Monday, June 6, 2016

Everyday Activities That May Be Hurting Your Back

By Dr. John A. Papa, DC, FCCPOR(C)

80% of all Canadians will suffer at least one significant episode of back pain in their lives.  Back pain can negatively impact an individual’s work, recreational, and social life.  Back pain prevention can go a long way in reducing the risk of injury.  Below are some tips on how to overcome some of the common everyday activities that can contribute to back pain.
 
1.    Improper lifting is a risk factor associated with back pain. There are several strategies that should be employed during lifting activities.  Maintaining the natural curve/hollow (lordosis) of your low back is important, as this is its strongest and most secure position.  Avoid awkward postures such as bending, reaching, and twisting/turning.  Whenever possible, you should square your body toward the object being lifted, turn your whole body by moving your feet, and keep the object close to your body.  Contracting your abdominal muscles during lifting, lowering, and moving activities improves spinal stability, referred to as bracing.  You should also bend at the legs and not the waist, lifting slowly and smoothly, not jerking.  Minimizing lift load and exposure, taking mini-breaks, and job rotations can also be helpful.  The use of assistive devices such as dollies, handgrips, and pull carts is also recommended.
 
2.    The physical strain of sitting:  Most people that sit for prolonged periods of time will eventually adopt a poor posture that includes losing the natural hollow of the low back, rounding or slouching forward of the upper back and shoulders, and a forward head poking position.  This can lead to significant back pain as these less than ideal positions put cumulative compression and strain on the spine.  Take 10 to 30 second stretch or posture breaks every 20 to 40 minutes to make sure weight is evenly distributed, your shoulders are not rounding forward, and you are not slouching.
 
3.    Working in stooped positions:  When we keep our backs in a neutral/straight position, the mechanical load on the spine is considerably lower than when your back is bent forward.  Many activities around the home and workplace cause you to bend forward and stoop.  The longer you work in these forward bent positions, the more likely you are to experience back problems.  In order to minimize the risk of injury, you should interrupt the stooped position at regular intervals before pain starts.  Trying to find alternative ways of completing tasks without stooping is ideal.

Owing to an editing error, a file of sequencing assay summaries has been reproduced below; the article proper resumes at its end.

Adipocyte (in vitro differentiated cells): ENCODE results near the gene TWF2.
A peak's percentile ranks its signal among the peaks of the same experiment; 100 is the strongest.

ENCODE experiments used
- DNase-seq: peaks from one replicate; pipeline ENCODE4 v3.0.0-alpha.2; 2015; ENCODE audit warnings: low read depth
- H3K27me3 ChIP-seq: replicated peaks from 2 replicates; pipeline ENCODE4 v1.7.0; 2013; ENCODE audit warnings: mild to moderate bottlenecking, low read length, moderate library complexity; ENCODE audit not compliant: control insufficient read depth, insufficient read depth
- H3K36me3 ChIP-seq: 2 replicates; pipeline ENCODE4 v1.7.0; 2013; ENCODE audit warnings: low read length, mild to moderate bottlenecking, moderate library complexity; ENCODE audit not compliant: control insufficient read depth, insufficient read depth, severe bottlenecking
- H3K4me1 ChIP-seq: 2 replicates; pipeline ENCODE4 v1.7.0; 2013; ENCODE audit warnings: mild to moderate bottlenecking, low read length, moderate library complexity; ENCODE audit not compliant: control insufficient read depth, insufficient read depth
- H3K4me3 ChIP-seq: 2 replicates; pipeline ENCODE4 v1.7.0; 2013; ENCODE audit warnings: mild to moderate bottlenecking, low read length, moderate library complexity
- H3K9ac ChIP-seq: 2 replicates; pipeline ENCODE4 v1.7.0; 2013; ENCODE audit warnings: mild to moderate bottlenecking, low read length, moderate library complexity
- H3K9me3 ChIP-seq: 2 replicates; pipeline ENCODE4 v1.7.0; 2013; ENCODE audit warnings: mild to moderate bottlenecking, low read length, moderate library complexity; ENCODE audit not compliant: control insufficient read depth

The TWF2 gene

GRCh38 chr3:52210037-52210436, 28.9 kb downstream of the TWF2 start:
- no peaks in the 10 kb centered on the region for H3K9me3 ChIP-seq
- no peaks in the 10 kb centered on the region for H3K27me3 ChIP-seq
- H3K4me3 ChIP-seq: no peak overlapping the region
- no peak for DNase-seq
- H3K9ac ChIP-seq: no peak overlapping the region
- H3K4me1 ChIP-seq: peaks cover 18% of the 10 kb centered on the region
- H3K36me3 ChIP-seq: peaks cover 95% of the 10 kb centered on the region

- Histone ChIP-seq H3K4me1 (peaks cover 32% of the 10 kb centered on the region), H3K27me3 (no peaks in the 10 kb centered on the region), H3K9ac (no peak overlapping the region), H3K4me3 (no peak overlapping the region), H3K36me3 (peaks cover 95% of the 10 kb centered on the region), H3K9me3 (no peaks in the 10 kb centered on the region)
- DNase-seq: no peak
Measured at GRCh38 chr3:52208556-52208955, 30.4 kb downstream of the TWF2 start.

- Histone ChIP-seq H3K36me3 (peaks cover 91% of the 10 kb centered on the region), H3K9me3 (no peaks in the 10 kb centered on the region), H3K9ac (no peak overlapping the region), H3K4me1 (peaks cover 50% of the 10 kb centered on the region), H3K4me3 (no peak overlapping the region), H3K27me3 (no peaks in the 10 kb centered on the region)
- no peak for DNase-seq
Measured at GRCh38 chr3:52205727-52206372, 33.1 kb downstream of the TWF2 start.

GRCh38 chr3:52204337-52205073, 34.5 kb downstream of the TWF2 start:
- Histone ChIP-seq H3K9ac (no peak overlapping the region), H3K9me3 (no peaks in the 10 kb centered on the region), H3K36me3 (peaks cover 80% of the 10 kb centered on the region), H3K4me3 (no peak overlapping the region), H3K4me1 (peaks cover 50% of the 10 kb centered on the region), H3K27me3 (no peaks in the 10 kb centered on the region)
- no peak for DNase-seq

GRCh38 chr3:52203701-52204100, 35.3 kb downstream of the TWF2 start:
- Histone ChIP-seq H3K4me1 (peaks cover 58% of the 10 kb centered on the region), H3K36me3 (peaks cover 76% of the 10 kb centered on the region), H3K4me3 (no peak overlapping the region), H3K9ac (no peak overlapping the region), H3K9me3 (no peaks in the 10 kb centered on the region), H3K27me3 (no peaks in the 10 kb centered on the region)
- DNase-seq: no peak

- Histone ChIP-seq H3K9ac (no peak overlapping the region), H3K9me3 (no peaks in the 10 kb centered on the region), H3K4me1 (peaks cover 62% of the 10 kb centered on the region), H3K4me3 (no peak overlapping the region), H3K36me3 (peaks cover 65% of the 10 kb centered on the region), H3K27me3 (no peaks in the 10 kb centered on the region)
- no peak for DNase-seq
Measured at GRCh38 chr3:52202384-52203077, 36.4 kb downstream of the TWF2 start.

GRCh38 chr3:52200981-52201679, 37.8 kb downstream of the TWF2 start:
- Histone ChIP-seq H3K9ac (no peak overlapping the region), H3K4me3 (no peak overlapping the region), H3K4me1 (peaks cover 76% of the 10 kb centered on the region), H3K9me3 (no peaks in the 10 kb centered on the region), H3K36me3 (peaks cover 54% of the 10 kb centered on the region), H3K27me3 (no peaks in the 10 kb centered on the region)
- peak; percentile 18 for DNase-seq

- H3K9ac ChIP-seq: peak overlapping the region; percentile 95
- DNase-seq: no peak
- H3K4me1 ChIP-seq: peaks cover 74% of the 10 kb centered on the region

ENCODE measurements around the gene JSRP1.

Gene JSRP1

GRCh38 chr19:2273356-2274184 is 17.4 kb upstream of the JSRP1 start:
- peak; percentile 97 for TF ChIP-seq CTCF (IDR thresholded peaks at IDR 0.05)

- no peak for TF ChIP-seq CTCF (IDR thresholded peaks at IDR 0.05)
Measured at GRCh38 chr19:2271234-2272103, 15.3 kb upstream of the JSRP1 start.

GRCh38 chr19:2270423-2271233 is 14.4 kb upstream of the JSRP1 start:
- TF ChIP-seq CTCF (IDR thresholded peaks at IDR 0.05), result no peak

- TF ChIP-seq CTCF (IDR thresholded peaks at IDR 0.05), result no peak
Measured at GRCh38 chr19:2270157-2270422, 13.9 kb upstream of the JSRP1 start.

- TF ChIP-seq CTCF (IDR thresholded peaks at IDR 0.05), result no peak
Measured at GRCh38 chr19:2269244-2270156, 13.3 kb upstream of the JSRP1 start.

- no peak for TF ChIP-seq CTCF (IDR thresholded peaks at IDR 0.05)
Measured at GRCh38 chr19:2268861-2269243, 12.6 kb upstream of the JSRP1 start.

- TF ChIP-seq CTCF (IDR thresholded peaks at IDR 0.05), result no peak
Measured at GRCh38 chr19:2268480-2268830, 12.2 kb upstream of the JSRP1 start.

4.    Smoking contributes to an increase in spinal problems.  Smoking has been shown to decrease bone mineral density and increase the risk of osteoporosis and future fractures.  The reduced blood circulation found in smokers deprives spinal discs of vital nutrients which can lead to premature degeneration.  Smoking may also provoke disc herniation through coughing.  Exposure to secondhand smoke during childhood may also increase the risk of developing back problems later in life.
 
5.    Lack of physical activity de-conditions the body.  This makes us more susceptible to cumulative spinal strain and injury.  For optimal functioning, your muscles and joints need a steady supply of oxygen-rich blood.  Regular exercise increases our functional capacity to withstand occupational, recreational, and everyday stresses on our back more efficiently, thereby minimizing the risk of injury.
 
Decreasing your risk for back pain is the first step in prevention.  For some, back pain can be dramatically minimized or avoided; while for others it needs to be managed so that its negative effects on activities of daily living can be reduced.  If you are suffering from back pain, a qualified health professional can determine the cause of your pain and prescribe appropriate therapy, exercises, and back sparing strategies specifically for your circumstance.  For more information visit www.nhwc.ca.
 
This article is a basic summary for educational purposes only.  It is not intended, and should not be considered, as a replacement for consultation, diagnosis or treatment by a duly licensed health practitioner.